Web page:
Virtual World Gold Rush?
Reports that Sony or News Corp. could snap up Club Penguin
highlight the growing allure of such sites to potential
by Olga Kharif Copyright 2000-2007 by The
McGraw-Hill Companies Inc. All rights reserved.
Kids who immerse themselves in Club Penguin, the online virtual
world for youngsters from 8 to 14, can chat with friends'
penguin avatars in icicle-covered cafes and earn coins for
accessories like sombreros—a must-have in Antarctica. For Club
Penguin's owner, New Horizon Interactive, all that virtual
commerce could soon translate into a wad of real loot.
Sony (SNE) and News Corp. (NWS) are said to be interested in
paying as much as $400 million for the site, based on reports
from blogs paidContent.org and GigaOm. Neither Club Penguin nor
the would-be suitors would comment. But the reports underscore
the growing attractiveness of immersive online worlds as
takeover targets and are fueling speculation that a wave of
purchases may be on the horizon. Some of tech's titans—including
Google (GOOG), Yahoo! (YHOO), Microsoft (MSFT), and Time
Warner's (TWX) AOL—have cause to engage in a round of purchases
reminiscent of the social network land grab touched off when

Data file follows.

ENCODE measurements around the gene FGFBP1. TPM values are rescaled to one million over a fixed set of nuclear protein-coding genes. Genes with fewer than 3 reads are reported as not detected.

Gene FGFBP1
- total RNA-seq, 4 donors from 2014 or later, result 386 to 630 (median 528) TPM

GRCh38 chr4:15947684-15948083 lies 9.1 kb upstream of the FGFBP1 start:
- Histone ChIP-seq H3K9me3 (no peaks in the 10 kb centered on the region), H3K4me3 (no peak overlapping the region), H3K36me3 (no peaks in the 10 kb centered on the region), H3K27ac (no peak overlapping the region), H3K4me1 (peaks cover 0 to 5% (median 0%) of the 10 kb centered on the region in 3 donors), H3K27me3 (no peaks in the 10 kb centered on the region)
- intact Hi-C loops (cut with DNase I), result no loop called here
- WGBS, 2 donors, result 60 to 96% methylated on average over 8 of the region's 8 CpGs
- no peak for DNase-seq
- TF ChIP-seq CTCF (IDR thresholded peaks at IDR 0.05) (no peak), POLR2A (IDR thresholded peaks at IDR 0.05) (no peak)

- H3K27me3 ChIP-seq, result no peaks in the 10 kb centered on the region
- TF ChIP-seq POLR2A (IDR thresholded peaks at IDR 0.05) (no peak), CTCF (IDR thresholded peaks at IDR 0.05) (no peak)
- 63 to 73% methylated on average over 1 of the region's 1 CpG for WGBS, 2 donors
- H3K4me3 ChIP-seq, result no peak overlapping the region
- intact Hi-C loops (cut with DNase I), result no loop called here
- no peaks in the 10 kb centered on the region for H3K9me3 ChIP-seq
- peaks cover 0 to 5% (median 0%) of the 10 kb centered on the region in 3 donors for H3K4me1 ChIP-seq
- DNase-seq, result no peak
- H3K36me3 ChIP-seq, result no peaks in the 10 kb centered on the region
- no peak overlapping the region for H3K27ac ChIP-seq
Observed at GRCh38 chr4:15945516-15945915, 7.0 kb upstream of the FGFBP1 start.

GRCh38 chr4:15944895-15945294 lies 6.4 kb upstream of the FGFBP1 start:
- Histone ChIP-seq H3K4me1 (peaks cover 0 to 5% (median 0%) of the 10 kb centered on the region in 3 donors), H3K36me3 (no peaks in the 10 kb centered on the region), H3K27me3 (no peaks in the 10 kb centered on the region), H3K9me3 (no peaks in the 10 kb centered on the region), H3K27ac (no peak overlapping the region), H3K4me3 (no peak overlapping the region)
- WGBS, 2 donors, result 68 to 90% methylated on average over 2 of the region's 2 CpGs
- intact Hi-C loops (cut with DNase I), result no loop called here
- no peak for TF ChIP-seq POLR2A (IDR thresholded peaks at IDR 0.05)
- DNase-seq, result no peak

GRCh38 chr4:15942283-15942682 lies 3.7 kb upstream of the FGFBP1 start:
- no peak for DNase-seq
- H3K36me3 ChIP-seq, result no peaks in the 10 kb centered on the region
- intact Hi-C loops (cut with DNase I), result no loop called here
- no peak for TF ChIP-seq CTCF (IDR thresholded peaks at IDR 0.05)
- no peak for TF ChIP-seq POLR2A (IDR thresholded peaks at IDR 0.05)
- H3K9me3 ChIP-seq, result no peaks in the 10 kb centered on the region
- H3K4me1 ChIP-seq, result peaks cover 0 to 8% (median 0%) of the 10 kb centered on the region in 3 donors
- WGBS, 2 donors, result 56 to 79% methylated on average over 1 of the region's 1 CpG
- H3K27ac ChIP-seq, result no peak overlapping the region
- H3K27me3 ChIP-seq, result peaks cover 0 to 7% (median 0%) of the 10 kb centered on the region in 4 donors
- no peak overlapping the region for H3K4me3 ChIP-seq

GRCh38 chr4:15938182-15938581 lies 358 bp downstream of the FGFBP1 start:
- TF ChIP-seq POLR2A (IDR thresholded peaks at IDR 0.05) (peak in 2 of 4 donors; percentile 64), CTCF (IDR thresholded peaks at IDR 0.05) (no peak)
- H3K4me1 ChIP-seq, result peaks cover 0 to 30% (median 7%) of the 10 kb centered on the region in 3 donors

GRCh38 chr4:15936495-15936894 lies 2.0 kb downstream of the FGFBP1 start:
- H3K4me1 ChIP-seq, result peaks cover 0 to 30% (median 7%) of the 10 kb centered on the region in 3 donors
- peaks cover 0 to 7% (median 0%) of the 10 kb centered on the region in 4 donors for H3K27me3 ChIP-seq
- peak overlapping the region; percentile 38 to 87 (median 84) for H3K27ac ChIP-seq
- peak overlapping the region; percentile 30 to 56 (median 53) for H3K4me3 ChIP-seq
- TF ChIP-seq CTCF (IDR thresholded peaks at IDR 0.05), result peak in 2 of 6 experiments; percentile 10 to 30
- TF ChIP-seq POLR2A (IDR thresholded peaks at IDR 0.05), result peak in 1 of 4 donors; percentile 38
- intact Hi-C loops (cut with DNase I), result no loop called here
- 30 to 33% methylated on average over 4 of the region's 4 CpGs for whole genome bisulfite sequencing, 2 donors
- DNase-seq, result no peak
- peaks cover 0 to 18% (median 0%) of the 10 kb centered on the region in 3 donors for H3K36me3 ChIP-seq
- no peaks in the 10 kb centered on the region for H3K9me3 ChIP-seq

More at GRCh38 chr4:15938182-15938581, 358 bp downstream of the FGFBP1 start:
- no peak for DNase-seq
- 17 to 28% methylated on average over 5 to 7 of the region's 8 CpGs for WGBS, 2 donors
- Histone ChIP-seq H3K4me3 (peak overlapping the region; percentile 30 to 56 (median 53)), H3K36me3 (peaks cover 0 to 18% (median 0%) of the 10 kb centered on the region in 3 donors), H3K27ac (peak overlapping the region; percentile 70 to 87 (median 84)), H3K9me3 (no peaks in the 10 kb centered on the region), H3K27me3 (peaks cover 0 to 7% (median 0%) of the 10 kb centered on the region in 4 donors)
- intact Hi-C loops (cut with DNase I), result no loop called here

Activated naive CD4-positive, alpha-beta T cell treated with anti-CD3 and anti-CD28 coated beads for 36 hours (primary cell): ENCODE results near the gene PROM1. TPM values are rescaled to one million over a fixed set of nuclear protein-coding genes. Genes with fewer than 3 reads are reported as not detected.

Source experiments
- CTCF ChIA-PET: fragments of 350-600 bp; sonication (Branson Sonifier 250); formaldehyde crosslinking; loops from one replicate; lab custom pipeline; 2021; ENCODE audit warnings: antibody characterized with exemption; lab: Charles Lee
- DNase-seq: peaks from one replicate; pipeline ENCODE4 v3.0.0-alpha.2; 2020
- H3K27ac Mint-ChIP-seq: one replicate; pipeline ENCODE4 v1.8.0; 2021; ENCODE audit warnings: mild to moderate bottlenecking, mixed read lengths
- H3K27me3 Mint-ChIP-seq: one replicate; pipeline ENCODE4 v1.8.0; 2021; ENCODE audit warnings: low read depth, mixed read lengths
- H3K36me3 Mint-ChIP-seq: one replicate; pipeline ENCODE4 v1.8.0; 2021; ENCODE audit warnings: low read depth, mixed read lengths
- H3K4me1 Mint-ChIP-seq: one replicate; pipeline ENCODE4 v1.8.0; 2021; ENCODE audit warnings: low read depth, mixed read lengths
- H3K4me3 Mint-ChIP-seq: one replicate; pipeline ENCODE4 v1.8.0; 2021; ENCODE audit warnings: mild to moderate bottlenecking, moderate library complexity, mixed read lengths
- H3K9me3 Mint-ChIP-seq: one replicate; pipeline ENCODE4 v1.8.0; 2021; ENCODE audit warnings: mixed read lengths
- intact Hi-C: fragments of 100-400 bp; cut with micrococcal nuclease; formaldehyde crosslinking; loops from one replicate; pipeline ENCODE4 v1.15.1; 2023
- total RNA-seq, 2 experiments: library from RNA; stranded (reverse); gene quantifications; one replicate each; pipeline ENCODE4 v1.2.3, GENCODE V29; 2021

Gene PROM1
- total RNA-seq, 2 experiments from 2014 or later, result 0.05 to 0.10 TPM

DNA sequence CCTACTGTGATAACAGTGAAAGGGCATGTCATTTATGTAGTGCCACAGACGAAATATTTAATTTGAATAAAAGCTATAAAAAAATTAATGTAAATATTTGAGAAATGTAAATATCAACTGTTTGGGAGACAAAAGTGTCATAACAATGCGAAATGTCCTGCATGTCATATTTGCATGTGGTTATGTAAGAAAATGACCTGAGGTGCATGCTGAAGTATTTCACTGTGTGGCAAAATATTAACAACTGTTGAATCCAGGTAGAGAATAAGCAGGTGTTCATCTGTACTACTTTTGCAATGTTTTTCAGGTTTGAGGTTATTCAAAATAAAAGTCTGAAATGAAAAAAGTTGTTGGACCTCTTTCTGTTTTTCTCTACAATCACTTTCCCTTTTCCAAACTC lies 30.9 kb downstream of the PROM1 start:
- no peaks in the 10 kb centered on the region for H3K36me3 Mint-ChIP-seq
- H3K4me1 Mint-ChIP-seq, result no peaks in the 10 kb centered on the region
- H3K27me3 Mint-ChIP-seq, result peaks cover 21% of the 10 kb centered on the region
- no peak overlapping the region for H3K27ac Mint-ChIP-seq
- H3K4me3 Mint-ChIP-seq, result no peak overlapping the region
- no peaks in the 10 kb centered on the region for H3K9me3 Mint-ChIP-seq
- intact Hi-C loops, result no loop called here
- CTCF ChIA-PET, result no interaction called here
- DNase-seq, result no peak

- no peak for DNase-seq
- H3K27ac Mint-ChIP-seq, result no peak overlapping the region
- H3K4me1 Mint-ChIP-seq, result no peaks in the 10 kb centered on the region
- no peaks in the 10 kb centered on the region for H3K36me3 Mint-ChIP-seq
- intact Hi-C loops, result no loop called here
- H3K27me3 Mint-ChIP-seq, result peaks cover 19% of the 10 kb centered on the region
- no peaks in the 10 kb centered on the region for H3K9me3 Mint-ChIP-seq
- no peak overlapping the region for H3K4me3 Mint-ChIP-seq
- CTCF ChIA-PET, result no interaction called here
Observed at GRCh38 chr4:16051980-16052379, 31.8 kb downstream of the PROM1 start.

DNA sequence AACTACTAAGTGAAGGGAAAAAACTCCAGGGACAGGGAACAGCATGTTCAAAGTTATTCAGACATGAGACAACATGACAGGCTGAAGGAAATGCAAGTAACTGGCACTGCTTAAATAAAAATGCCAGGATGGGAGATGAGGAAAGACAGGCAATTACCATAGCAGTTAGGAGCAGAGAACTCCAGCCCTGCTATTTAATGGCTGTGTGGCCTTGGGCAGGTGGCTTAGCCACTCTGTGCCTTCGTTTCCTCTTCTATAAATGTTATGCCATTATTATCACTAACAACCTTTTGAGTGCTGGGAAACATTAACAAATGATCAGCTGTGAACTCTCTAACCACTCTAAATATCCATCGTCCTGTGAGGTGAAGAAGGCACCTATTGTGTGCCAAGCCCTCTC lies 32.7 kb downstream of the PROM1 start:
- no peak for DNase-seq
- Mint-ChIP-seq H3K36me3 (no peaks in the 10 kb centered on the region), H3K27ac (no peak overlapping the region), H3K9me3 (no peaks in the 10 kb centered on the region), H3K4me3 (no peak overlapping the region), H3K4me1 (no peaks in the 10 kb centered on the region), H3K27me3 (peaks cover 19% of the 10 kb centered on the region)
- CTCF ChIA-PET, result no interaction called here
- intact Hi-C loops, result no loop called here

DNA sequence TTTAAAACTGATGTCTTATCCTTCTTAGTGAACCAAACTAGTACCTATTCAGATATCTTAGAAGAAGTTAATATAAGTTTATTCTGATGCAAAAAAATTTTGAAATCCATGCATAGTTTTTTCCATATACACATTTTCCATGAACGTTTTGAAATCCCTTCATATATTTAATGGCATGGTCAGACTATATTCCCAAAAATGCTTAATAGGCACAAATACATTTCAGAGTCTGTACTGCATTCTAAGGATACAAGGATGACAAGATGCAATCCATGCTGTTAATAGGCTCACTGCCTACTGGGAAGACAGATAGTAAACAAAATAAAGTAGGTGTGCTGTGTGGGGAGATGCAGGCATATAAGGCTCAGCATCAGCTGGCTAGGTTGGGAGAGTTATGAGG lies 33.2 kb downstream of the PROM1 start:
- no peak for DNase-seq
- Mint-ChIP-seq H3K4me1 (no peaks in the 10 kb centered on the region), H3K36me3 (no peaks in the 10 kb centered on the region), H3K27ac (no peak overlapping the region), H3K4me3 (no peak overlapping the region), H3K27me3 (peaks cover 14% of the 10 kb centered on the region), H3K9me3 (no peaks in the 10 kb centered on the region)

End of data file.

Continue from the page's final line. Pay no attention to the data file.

News Corp. bought MySpace.com for $580 million in 2005.
"The Next Big Thing"
Like social networks, virtual worlds have become big business.
Online advertising is booming, and a growing number of
companies—from Coca-Cola (KO) to IBM (IBM)—are promoting their
brands in virtual worlds such as Second Life, owned by Linden
Lab. Subscription sales from online virtual worlds rose to $526
million in North America in 2006, according to media consultancy
Screen Digest. And consultancy Gartner (IT) predicts that 80% of
active Internet users will join a virtual world by the end of
In the coming years, surfing the Web may more closely resemble
the immersive experience of virtual worlds (see BusinessWeek.com,
4/16/07, "The Coming Virtual Web"). Potential acquirers "are
thinking virtual worlds are the next big thing, and they want to
get in early," says Joe Laszlo, an analyst with consultancy
JupiterResearch. Considering it can take two years or longer to
build a flourishing virtual world, acquisition may be the
fastest way in.
And while Second Life has come to typify the rise in popularity
of virtual worlds, it may not be among the most attractive
target, some analysts say. In April, Second Life didn't even
break into the top 10 most popular virtual worlds, as measured
by percentage of traffic, or market share of visits, according
to consultancy Hitwise.